Community pharmacists’ hard work to provide more accessible healthcare is increasingly being recognized by payers. This can provide new revenue to offset decreased prescription reimbursements. But what do pharmacists need to know to start taking advantage of medical billing?
In Part 1, we talked about differences in billing for prescriptions versus clinical services. This post digs deeper into some workflow specifics. It draws on sessions at Series 2 of iQ Virtual, which outlined the steps of successfully billing for medical services.
How to seek reimbursement for clinical services:
Learn. Understand federal, state, and payer requirements to perform and be reimbursed for clinical services. What’s allowed and reimbursed varies by where you practice pharmacy and by the payers involved.
Verify. Have a real-time eligibility check with the selected payer to ensure compliance with medical benefit coverage and to reduce the risk of denials and audits. It’s nothing but problematic to learn after the fact that a certain patient or service wasn’t covered.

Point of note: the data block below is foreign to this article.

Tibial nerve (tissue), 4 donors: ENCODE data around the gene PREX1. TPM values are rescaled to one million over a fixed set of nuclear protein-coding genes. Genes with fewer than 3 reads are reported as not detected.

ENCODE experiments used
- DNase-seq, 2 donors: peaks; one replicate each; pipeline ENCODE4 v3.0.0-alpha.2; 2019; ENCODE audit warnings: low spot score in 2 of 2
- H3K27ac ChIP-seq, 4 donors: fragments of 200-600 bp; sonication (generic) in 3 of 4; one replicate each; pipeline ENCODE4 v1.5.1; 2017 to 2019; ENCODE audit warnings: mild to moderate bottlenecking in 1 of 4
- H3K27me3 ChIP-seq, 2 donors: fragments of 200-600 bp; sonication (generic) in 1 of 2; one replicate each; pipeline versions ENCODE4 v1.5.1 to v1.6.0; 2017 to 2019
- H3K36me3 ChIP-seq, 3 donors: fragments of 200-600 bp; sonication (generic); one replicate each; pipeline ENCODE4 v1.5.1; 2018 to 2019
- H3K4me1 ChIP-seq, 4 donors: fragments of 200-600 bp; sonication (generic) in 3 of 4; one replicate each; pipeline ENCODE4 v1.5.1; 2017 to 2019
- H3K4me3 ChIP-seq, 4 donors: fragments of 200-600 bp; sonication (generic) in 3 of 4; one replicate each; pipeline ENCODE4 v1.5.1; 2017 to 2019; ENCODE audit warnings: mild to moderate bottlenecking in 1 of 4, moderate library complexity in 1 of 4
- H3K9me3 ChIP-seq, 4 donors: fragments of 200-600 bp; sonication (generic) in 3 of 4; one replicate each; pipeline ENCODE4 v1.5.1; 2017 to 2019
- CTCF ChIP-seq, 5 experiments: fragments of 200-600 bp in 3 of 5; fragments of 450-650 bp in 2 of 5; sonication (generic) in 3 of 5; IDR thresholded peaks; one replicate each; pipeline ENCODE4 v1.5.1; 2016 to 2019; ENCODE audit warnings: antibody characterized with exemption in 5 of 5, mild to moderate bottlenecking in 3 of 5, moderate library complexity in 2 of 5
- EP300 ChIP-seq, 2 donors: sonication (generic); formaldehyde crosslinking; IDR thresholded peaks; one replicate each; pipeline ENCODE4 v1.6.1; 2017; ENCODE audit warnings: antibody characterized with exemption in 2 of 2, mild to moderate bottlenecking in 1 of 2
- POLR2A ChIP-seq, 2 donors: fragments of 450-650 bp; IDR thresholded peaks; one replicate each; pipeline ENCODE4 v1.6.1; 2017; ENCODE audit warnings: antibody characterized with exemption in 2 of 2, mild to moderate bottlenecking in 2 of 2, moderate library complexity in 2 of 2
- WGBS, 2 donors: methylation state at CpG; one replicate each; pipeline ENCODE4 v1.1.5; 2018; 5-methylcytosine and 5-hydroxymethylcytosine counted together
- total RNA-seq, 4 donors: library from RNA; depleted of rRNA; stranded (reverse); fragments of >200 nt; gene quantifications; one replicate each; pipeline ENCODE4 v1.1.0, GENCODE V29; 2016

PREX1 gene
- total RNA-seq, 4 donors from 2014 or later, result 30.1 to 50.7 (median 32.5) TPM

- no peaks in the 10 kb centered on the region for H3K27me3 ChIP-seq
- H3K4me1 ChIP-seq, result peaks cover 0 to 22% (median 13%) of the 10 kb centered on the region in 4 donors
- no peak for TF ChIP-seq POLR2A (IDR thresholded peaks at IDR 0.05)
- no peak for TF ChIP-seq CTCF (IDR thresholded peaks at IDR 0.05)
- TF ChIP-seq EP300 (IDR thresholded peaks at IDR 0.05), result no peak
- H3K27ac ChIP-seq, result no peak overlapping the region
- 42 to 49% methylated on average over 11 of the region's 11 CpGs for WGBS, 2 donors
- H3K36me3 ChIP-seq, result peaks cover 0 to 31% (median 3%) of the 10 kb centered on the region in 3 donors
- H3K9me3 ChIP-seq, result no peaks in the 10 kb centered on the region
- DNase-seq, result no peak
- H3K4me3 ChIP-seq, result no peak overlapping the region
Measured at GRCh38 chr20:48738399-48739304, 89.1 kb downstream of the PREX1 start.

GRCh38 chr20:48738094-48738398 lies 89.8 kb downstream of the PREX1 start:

Document. Create guided documentation that’s integrated into the existing pharmacist workflow and driven by regulatory and reimbursement requirements. The goal is to record the information that’s needed for insurance claims and legal considerations as part of the service encounter.
Bill. Use integrated claims processing with denial management to ensure optimal reimbursement. These systems can often catch and correct the small errors that prevent the claim being paid.
Share. Communicate patient results electronically with other healthcare providers, state registries, and public health organizations. Doctors should know about the disease education, point-of-care testing, or medication management you’re providing their patient. Immunizations should be reported to the state, certain test results to health agencies, etc.
As discussed in Part 1, credentialing and contracting is crucial to pharmacists being able to bill for services under medical coverage is. This requires pharmacists to:
- Declare yourself: Enroll properly with Medicare and complete initial forms with other payers.